9.52, what matters here is not canonical validity, but something more fundamental and serious: the discernment of God’s will regarding gay men and the priesthood.
If popes Benedict and Francis are morally correct to ban gay men from ordination, then it must be premised on the certainty that God himself does not ‘vocate’ such men to the priesthood; otherwise both popes would be in open rebellion with God and would be violating the catechetical principle of avoiding unjust discrimination against such men.
The ordination of any gay man is, in light of the ban, absolutely and irrevocably null and void; this includes the ordination of Sean Jones.
The bishop who ‘ordained’ Jones acted contrarily and openly not only to the proscriptions of two popes, but to the will of God himself.


10.14, you seem…worried. Fretful for your future; perhaps even your present.
You wouldn’t be one of these gay ‘priests’, would you?



And sure now, isn’t Christianity quintessentially the greatest of all memes, which you doubtlessly repeat frequently and, from the spirit of your posts, with utter and abject moral inanity and mindlessness, a contradiction and a cognitive dissonance relieved only by cathartic reiteration in a ‘proverbial vicious circle’?

God bless you.

Ambition without talent is always a tragedy. So, too, is covetousness. Both take a terrible toll not only on mental health, but also on a soul.


9:36 is so desperate because of the churches’ embrace of the real, as distinct from an ideological world that she/he feels it necessary to imagine that God’s will accords with her/his views. The last resort of the morally bankrupt.


+Pat: Varden has been appointed as the Prelate of the Territorial Prelature of Trondheim. However, soon after he was apointed, the consecration was postponed citing health reasons.


10:36 According to the church’s understanding the call of the Bishop is the call of God. Both Popes rejected the possibility of ordaining men with “deep-seated tendencies” which might also be a concern for straight men. The fact that someone has same-sex attraction does not disqualify him. Once a person is male and baptised they can be validly ordained even if it is only God’s permissive will rather than his positive will.


4.16, excellent post, for the most part.

‘Permissive will’ is an abstract, theological construct: there is no such thing in God. It may be useful in helping students rationalise the co-existence of Good and Evil, but what we refer to as God’s ‘permissive will’ is the inevitable working out of the evil WE commit, either individually or collectively, historically and presently.

God, in the quite literal sense of the phrase, is a Law unto himself and must obey it to avoid such things as anarchy and mayhem (not least within the Trinity), and the violation of our freedom to choose to love him or not.

The fruit of moral lawlessness lies all around us, rotted and wrenching; but this is but a foretaste.

The Man of Lawlessness? He is elsewhere, and he is real, not abstract. In him, anarchy and mayhem are supreme. He is to be avoided at all costs. And I do mean ‘all’.


His concecration was scheduled for January 2020 but was postponed due to health reasons.


10 50: Another gay obsessed fantasist …. did you not get your fun last night? Just wondering as the obsession by you and others is psychopathic and dysfunctional. A therapist will help you accept your own gayness. Don’t be afraid!!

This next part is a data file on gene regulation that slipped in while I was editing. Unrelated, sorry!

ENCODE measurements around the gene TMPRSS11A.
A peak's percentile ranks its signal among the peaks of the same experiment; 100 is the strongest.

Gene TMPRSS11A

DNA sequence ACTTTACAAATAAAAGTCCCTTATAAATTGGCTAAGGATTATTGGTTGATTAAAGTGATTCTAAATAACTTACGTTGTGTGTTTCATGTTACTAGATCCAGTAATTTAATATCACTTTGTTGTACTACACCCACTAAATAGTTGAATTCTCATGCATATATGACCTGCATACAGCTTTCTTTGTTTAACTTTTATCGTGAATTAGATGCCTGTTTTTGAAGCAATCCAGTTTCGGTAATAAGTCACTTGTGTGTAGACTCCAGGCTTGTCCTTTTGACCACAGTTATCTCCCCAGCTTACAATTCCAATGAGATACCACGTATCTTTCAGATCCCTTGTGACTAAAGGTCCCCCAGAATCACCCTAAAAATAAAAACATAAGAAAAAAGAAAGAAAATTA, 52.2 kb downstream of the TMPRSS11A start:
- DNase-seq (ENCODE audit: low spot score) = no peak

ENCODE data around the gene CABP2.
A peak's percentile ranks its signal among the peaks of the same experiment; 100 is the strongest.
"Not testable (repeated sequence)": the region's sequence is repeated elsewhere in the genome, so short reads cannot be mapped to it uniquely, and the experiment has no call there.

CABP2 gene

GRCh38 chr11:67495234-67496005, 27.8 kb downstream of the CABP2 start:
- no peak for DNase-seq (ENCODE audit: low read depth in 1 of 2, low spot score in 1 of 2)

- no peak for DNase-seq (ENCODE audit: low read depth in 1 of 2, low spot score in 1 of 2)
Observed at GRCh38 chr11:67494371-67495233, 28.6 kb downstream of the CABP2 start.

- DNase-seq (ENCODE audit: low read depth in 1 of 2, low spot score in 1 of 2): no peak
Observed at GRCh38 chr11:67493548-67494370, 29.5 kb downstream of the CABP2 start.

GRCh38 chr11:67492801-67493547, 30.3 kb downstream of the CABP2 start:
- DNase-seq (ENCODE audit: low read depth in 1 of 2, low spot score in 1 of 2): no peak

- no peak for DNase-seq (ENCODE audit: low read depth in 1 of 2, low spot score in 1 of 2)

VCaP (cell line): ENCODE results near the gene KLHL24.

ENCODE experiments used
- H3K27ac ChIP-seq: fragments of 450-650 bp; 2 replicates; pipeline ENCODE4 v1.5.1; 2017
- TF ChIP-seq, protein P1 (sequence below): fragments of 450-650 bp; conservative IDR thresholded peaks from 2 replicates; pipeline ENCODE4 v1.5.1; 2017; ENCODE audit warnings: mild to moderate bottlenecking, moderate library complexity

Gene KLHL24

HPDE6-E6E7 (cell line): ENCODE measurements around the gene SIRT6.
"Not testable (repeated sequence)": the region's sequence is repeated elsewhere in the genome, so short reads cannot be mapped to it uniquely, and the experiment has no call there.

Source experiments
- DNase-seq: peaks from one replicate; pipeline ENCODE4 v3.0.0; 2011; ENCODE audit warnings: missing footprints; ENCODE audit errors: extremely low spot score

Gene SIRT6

I believe Pat ordered a certain former poster to get lost – and in no uncertain terms. Since his cover was blown (and we now know what he looks like), his posts here, on a daily basis, are done anonymously. However, his diarrhoea of words and constipation of truth and good sense combine to produce a lot of hot air.


Monsignor Shine told us in Waterford that you you didnt have a vocation to priesthood you would get it the moment you got the Sacrament of Holy Orders.


I am sad that the word enlightened equates with gay on your site …….anything other seems so crude and ignorant of literature, reality , and what is essential. The RCC has done such irrevesible harm…….irreversible…….the self-loathing will attack……my contributions to your site are always inviting of the argumenum ad hominem…..grammar is irrelevant to me as is sin tax and whatever ….



And I, dear lady, have the remedy.

A powerful, lung-burst of the two first lines of that hymn




I telephoned Fr Donal Roche
I telephoned Fr Rathgar ( X)two dentists with one…..
I threatened a new blog…
Fr Fraser…..Fr Camelleri and the British Navy….
And many others…
They would be foolish not to take my sincerity seriously…
I assure all… I have fuck all to loose…
The clergy are moral vacuums …
I issue again what was spoken …..
Bill Mulvihill


Lets start with Fr Tom Clancy……all abused by that shit…..come forward….
He resides quietly in Cork….how dare he..


Clancy the clown. That bumptious idiot was patronised daily by Ledwith. “Sure, God” indeed. Clancy should have had an Oscar for best supporting actor.


I don’t think it was Tom Clancy who used to say ‘Sure God.’

What’s the point in harassing a man of his years? You wouldn’t like it done to your father. Leave him in peace!


Leave a Reply

Fill in your details below or click an icon to log in: Logo

You are commenting using your account. Log Out /  Change )

Twitter picture

You are commenting using your Twitter account. Log Out /  Change )

Facebook photo

You are commenting using your Facebook account. Log Out /  Change )

Connecting to %s